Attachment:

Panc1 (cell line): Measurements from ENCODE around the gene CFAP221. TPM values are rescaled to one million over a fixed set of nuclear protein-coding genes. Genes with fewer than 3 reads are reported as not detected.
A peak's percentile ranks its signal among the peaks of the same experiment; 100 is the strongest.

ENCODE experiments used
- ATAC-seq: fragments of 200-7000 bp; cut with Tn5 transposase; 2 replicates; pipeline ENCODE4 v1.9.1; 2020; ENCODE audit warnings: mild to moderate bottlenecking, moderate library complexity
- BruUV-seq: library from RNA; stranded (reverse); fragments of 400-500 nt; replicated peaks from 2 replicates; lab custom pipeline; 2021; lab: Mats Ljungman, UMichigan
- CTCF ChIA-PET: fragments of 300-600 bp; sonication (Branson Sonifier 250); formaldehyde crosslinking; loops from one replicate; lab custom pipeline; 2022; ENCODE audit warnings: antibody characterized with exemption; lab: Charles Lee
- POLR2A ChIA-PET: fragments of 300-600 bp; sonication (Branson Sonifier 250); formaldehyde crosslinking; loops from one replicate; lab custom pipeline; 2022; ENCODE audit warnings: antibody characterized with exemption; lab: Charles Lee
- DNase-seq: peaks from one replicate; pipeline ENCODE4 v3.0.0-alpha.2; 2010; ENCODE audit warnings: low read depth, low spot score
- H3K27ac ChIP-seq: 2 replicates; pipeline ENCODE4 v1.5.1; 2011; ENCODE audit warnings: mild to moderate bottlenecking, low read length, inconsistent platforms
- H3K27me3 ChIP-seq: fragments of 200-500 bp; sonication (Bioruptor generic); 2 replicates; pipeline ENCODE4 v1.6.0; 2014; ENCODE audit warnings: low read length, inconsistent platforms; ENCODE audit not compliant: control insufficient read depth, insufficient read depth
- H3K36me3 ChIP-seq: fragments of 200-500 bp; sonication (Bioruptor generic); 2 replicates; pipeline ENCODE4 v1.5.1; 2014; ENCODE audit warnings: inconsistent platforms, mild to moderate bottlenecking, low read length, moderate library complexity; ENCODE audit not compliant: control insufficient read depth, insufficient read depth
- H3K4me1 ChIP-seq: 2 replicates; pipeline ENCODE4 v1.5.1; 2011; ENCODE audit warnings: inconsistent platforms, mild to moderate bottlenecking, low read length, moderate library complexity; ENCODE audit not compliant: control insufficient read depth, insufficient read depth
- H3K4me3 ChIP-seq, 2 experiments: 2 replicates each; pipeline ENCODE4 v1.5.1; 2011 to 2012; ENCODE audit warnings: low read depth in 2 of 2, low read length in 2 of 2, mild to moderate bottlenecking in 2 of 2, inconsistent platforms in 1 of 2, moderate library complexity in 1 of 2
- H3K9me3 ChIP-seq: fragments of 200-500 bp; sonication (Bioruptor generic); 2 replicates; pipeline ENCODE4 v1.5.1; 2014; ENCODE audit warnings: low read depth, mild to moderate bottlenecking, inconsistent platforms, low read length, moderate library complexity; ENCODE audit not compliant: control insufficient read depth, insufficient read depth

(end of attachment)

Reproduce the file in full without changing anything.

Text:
Panc1 (cell line): Measurements from ENCODE around the gene CFAP221. TPM values are rescaled to one million over a fixed set of nuclear protein-coding genes. Genes with fewer than 3 reads are reported as not detected.
A peak's percentile ranks its signal among the peaks of the same experiment; 100 is the strongest.

ENCODE experiments used
- ATAC-seq: fragments of 200-7000 bp; cut with Tn5 transposase; 2 replicates; pipeline ENCODE4 v1.9.1; 2020; ENCODE audit warnings: mild to moderate bottlenecking, moderate library complexity
- BruUV-seq: library from RNA; stranded (reverse); fragments of 400-500 nt; replicated peaks from 2 replicates; lab custom pipeline; 2021; lab: Mats Ljungman, UMichigan
- CTCF ChIA-PET: fragments of 300-600 bp; sonication (Branson Sonifier 250); formaldehyde crosslinking; loops from one replicate; lab custom pipeline; 2022; ENCODE audit warnings: antibody characterized with exemption; lab: Charles Lee
- POLR2A ChIA-PET: fragments of 300-600 bp; sonication (Branson Sonifier 250); formaldehyde crosslinking; loops from one replicate; lab custom pipeline; 2022; ENCODE audit warnings: antibody characterized with exemption; lab: Charles Lee
- DNase-seq: peaks from one replicate; pipeline ENCODE4 v3.0.0-alpha.2; 2010; ENCODE audit warnings: low read depth, low spot score
- H3K27ac ChIP-seq: 2 replicates; pipeline ENCODE4 v1.5.1; 2011; ENCODE audit warnings: mild to moderate bottlenecking, low read length, inconsistent platforms
- H3K27me3 ChIP-seq: fragments of 200-500 bp; sonication (Bioruptor generic); 2 replicates; pipeline ENCODE4 v1.6.0; 2014; ENCODE audit warnings: low read length, inconsistent platforms; ENCODE audit not compliant: control insufficient read depth, insufficient read depth
- H3K36me3 ChIP-seq: fragments of 200-500 bp; sonication (Bioruptor generic); 2 replicates; pipeline ENCODE4 v1.5.1; 2014; ENCODE audit warnings: inconsistent platforms, mild to moderate bottlenecking, low read length, moderate library complexity; ENCODE audit not compliant: control insufficient read depth, insufficient read depth
- H3K4me1 ChIP-seq: 2 replicates; pipeline ENCODE4 v1.5.1; 2011; ENCODE audit warnings: inconsistent platforms, mild to moderate bottlenecking, low read length, moderate library complexity; ENCODE audit not compliant: control insufficient read depth, insufficient read depth
- H3K4me3 ChIP-seq, 2 experiments: 2 replicates each; pipeline ENCODE4 v1.5.1; 2011 to 2012; ENCODE audit warnings: low read depth in 2 of 2, low read length in 2 of 2, mild to moderate bottlenecking in 2 of 2, inconsistent platforms in 1 of 2, moderate library complexity in 1 of 2
- H3K9me3 ChIP-seq: fragments of 200-500 bp; sonication (Bioruptor generic); 2 replicates; pipeline ENCODE4 v1.5.1; 2014; ENCODE audit warnings: low read depth, mild to moderate bottlenecking, inconsistent platforms, low read length, moderate library complexity; ENCODE audit not compliant: control insufficient read depth, insufficient read depth